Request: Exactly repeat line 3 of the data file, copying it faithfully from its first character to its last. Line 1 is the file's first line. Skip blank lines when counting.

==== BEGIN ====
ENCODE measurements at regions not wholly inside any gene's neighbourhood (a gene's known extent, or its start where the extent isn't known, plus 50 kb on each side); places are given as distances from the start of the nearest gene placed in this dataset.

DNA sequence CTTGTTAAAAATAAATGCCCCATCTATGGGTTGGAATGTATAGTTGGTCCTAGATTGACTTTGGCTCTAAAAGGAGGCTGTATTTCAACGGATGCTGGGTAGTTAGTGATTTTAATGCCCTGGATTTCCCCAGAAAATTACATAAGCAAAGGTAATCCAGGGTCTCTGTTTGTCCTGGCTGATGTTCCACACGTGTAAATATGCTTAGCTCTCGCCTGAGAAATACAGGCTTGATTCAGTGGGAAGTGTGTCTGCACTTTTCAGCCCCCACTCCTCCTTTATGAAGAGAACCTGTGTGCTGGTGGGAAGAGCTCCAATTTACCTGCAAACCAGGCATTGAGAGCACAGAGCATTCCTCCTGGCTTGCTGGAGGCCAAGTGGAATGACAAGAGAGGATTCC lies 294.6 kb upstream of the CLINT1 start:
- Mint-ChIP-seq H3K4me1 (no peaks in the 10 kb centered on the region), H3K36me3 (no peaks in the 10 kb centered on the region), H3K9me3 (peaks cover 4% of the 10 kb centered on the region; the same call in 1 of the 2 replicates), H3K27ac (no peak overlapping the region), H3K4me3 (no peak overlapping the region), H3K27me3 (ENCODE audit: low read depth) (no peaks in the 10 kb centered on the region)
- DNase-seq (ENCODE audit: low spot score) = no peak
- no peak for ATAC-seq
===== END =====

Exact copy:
- Mint-ChIP-seq H3K4me1 (no peaks in the 10 kb centered on the region), H3K36me3 (no peaks in the 10 kb centered on the region), H3K9me3 (peaks cover 4% of the 10 kb centered on the region; the same call in 1 of the 2 replicates), H3K27ac (no peak overlapping the region), H3K4me3 (no peak overlapping the region), H3K27me3 (ENCODE audit: low read depth) (no peaks in the 10 kb centered on the region)